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Atlanta Bombers Claim Latest Clinic Attack

Army of God: The antiabortion group sends message to media about Birmingham blast. More fatal assaults are threatened.


ATLANTA — The same shadowy group that took responsibility for two bombings in Atlanta last year now claims to have planted the bomb that ripped through a Birmingham, Ala., abortion clinic last week, killing one off-duty police officer and critically injuring a nurse.

Letters sent Monday to the Reuters news agency and the Atlanta Journal-Constitution said the crude, homemade bomb that ripped through the New Woman All Women Health Care Clinic on Thursday was the work of the Army of God, a militant religious group that has surfaced repeatedly in investigations of abortion violence over the last 15 years.

Handwritten in heavy, capitalized block script, the latest letters strongly resemble those sent to news organizations last year after bombings of an Atlanta abortion clinic and a gay nightclub.

Monday's letters describe how the Birmingham bombing was carried out; last year's letters contained specific information about ingredients used in the Atlanta bombs.

At a news conference here last June, officials released excerpts from the Army of God letters, hoping someone would recognize the strange writing or the angry antiabortion, anti-government language. Similar language appears in Monday's letters, as do similar misspellings and grammatical errors.

Last year's letters also were sent to the Atlanta newspaper and Reuters, along with WSB-TV, Atlanta's ABC station, and Atlanta's NBC News bureau.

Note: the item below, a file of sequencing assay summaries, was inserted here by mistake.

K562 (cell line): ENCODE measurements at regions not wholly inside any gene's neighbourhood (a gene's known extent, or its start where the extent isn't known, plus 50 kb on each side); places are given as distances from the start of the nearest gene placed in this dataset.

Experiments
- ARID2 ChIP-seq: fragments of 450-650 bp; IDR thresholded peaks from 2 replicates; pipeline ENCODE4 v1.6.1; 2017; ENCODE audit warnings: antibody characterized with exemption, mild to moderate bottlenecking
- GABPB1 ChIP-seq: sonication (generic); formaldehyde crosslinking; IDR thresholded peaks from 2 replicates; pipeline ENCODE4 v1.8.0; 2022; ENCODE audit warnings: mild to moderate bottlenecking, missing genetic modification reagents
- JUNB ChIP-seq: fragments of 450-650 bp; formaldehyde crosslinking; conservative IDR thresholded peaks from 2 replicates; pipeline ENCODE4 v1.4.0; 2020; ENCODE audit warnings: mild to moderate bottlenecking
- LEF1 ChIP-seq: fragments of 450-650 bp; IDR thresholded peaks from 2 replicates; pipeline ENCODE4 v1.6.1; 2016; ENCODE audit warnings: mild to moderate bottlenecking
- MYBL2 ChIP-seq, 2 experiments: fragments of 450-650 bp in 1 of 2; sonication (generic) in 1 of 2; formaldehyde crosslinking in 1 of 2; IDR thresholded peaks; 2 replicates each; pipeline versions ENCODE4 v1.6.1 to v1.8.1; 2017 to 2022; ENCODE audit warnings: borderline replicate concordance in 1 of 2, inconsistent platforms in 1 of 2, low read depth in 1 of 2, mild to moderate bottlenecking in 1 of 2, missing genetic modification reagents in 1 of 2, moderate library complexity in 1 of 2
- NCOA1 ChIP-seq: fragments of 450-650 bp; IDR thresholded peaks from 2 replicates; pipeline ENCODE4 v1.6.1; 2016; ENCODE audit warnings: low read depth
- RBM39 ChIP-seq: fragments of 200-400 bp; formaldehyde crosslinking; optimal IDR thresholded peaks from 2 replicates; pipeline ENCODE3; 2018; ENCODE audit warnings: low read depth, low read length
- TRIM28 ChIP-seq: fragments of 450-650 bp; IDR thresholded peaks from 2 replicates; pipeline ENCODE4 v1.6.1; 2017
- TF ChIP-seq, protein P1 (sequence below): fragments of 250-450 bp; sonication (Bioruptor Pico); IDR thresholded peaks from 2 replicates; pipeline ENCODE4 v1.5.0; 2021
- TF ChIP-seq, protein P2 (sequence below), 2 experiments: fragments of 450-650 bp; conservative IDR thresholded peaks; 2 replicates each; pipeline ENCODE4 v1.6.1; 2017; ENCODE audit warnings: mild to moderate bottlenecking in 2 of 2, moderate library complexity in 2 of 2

Agents of the FBI and the Bureau of Alcohol, Tobacco and Firearms were unavailable to comment Monday.

Many were attending the funeral of 35-year-old Robert Sanderson, an eight-year veteran of the Birmingham Police Department who was arriving at the New Woman clinic when the bomb went off.

Sanderson had moonlighted for roughly three years as the clinic's security guard.

A nurse and counselor at the clinic, 41-year-old Emily Lyons, lost an eye in the attack.

Birmingham police officials wouldn't say how Monday's letters fit with their search for a man said to be driving a pickup truck with North Carolina license plates.

Police have described the man only as a key "witness" in the bombing.

The letter sent Monday to Reuters reads as follows:

"The bombing in Birmingham was carried out by the Army of God. Let those who work in the murder mill's [sic] around the nation be warned once more--you will be targeted without quarter--you are not immune from retaliation. Your commissar's [sic] in Washington can't protect you!

"With the distrobution [sic] of the genocidal pill RU-486 it is hoped the resistance will end. We will target anyone who manufactures, markets, sells and distrobtes [sic] the pill.

"Death to the New World Order."

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